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Spokane, Washington  Est. May 19, 1883
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News >  Crime/Public Safety

20-year-old woman sentenced to 5 years for ‘reckless’ shooting that killed teen dad

Aug. 19, 2022 Updated Fri., Aug. 19, 2022 at 10:06 p.m.

Jaliauna S. Templeton, 20, is taken into custody after Spokane County Superior Court Judge Harold Clarke III sentenced Templeton Friday to five years in prison for accidentally shooting and killing 18-year-old Daunte O. Frazier in 2020 at a Spokane house party.  (Garrett Cabeza / The Spokesman-Review)
Jaliauna S. Templeton, 20, is taken into custody after Spokane County Superior Court Judge Harold Clarke III sentenced Templeton Friday to five years in prison for accidentally shooting and killing 18-year-old Daunte O. Frazier in 2020 at a Spokane house party. (Garrett Cabeza / The Spokesman-Review)

A 20-year-old woman will spend five years in prison after accidentally shooting a teen at a Spokane house party in 2020.

Jaliauna S. Templeton shot 18-year-old Daunte O. Frazier after dancing with a pistol in one hand and holding her cellphone in the other, according to court documents.

Templeton pleaded to first-degree manslaughter in March.

Spokane County Superior Court Judge Harold Clarke III handed down the five-year sentence Friday to a distraught and remorseful Templeton. Clarke said he sentenced her below the 61/2- to 81/2-year standard sentencing range because of Templeton’s age (she was 18 at the time) and other factors.

“I just want to say that I’m sorry,” Templeton said through tears while sitting next to her attorney, David Partovi.

Officers found Frazier dead inside a residence at 2011 N. Jefferson St. in the Emerson-Garfield neighborhood early in the morning on Dec. 2, 2020.

One of the teens at the party told police he heard a gunshot while outside and found Frazier bleeding from the head when he went back inside. He said he saw one girl holding Frazier and screaming. He and the girl tried reviving Frazier, documents said.

Videos and photos from one of the teen’s cellphones showed the teenagers dancing and drinking hard liquor while pointing guns at each other.

One witness said she heard a loud bang shortly after she put a gun down, court records said. She said she saw Templeton standing with the gun still in her hand and Frazier fell to the floor with what appeared to be a gunshot to his head. The witness said Templeton dropped the gun and collapsed to her knees next to Frazier.

“It’s pretty clear to me that this was an incident that resulted from reckless conduct,” Spokane County Deputy Prosecuting Attorney Preston McCollam said.

Partovi said Templeton decided to accept responsibility and did not want to put Frazier’s family through trial.

“She really is deeply hurt by this event,” Partovi said.

That appeared to be evident by Templeton’s demeanor throughout Friday’s roughly one-hour proceeding. She was choking back tears or crying the entire time. Many supporters of Templeton sat behind her. A couple of them covered their faces and cried after Clarke handed down the sentence.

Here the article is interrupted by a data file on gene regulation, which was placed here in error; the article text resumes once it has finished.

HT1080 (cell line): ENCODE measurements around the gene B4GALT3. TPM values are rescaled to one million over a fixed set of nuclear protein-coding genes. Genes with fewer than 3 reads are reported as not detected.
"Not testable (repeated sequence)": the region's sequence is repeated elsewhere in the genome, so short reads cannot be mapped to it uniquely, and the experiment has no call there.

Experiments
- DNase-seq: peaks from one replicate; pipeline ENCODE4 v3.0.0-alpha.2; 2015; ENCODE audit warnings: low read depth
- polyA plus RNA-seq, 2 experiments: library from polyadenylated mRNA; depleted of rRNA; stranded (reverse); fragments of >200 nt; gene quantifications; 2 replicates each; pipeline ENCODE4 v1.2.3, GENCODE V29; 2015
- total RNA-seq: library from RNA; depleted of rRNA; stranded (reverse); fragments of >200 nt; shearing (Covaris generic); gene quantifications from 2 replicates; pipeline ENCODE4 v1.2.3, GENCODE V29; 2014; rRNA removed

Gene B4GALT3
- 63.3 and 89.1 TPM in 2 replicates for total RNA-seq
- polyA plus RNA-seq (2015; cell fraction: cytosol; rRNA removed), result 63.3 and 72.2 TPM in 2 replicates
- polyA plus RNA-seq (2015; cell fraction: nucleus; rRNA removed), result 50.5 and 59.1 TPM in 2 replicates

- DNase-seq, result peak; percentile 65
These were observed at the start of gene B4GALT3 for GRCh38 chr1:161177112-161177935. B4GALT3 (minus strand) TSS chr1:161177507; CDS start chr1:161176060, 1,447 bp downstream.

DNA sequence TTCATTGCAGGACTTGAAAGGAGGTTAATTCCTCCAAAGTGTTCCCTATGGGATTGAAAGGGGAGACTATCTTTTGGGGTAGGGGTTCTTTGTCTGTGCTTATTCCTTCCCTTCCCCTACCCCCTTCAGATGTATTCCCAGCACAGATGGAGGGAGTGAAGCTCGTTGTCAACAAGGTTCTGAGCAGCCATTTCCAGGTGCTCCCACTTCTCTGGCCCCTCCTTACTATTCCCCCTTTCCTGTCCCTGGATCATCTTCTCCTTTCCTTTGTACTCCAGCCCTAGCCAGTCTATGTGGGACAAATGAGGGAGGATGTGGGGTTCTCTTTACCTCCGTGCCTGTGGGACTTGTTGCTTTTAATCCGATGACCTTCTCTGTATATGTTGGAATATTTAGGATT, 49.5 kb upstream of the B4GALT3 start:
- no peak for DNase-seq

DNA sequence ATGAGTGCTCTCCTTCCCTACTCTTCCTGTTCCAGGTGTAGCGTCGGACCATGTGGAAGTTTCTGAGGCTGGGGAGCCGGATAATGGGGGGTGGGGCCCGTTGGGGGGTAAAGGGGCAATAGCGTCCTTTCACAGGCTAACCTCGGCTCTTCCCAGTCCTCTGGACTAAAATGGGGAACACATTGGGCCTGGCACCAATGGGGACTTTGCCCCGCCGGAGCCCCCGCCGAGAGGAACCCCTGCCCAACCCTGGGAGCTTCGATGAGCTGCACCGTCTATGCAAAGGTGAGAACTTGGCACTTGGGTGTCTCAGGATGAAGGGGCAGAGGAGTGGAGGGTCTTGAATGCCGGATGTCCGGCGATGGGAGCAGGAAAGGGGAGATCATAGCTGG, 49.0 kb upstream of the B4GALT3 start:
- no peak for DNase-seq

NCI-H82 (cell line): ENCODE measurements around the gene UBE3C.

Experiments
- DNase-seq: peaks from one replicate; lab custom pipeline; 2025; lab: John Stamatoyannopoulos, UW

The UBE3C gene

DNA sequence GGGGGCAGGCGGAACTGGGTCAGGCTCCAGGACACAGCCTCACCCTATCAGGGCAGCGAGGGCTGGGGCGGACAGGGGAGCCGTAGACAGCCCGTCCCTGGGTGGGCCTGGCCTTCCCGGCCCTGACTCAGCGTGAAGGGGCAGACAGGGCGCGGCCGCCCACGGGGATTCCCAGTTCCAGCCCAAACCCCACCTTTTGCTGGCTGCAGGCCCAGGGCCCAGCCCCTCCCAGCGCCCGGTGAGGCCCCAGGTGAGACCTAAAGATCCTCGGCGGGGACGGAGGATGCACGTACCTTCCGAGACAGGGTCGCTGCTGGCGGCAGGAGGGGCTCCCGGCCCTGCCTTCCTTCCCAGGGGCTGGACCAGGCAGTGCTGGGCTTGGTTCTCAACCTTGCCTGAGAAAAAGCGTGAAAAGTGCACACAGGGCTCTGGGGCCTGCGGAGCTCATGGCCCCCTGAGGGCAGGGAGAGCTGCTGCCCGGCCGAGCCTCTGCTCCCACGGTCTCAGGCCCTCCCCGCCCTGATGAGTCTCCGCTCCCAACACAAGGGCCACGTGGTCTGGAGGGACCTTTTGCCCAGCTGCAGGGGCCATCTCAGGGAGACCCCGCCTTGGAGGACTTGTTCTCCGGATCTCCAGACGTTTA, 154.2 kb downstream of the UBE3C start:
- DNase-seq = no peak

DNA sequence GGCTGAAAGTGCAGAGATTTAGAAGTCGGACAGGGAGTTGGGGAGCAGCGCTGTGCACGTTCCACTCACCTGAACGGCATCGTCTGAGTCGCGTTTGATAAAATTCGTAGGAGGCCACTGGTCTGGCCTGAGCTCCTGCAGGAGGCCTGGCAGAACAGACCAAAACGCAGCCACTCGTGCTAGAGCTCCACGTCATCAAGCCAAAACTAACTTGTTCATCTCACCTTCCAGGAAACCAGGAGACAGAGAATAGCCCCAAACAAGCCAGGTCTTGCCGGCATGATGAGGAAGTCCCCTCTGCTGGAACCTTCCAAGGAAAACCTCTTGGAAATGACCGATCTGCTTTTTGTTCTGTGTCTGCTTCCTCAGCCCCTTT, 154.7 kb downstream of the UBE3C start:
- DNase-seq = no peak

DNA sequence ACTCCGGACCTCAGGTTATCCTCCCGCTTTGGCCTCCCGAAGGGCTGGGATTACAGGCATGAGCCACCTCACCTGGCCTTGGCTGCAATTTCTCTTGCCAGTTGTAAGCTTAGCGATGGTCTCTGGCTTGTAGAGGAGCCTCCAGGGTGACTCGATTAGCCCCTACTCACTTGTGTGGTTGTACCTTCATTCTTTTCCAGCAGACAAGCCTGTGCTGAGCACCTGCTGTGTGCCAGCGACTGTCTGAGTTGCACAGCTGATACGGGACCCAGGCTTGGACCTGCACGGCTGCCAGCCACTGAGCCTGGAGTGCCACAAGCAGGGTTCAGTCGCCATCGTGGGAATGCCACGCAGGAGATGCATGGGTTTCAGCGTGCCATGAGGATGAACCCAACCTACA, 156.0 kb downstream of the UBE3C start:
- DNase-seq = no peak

Millini Goodman, a victim advocate at Lutheran Community Services Northwest in Spokane, read an impact statement on behalf of Frazier’s mother, Shaneka Frazier, who attended Friday’s sentencing via Zoom.

She said her son was very smart, averaging a 3.7 grade-point average in school, and an athlete. She also called him a “mama’s boy.”

“He cherished every moment with me until his last breath,” Shaneka Frazier said.

She said her son became a father in 2020.

“He was excited about life and becoming a father,” she said.

She said he thought his life was just beginning, but “a young, irresponsible woman who enjoyed playing with guns” took her son’s life with a bullet. She said he lost his opportunity to be a father and live an adult life.

Brandi Langhofer, who works at NorthEast Washington Educational Service District 101, said she got to know Templeton the last five years at the program.

“She is one of the most loyal people and one of the most kind and caring people I have worked with, especially as a young adult,” Langhofer told the court.

She said Templeton has probably suffered the most, besides the victim’s family. She said Templeton’s ability to engage in things and find joy in life are not present, and she needs help to deal with the tragic event.

“She doesn’t have a bad heart,” Langhofer said. “She was unlucky. She was stupid.”

Shaneka Frazier asked Clarke to impose the maximum sentence allowed.

McCollam asked for a sentence inside the 61/2 to 81/2-year standard range, but for Clarke to consider the “hallmarks of youthfulness,” including immaturity, failure to appreciate risks and consequences, family circumstances, peer pressure and other factors. Clarke ultimately considered those factors and imposed the “exceptional sentence” below the standard range.

Partovi recommended three years in prison because Templeton told him she deserved at least three years.

Templeton, who has no prior felonies, will serve 36 months of community custody when she is released from prison. She was not in custody during Friday’s proceedings but was taken to jail immediately after sentencing.

In May, Templeton may have been the target of a drive-by shooting in response to the fatal shooting of Daunte Frazier.

Duane G. Delaney, 19, was arrested on suspicion of attempted murder, drive-by shooting and other felony charges for the May 14 shooting across the street from the home where Frazier died.

Court documents suggested Delaney and Frazier are cousins.

Templeton and Ashlynn Tibbetts were standing near the car that had been struck by two bullets, according to documents. The pair had to duck to avoid being shot, records said.

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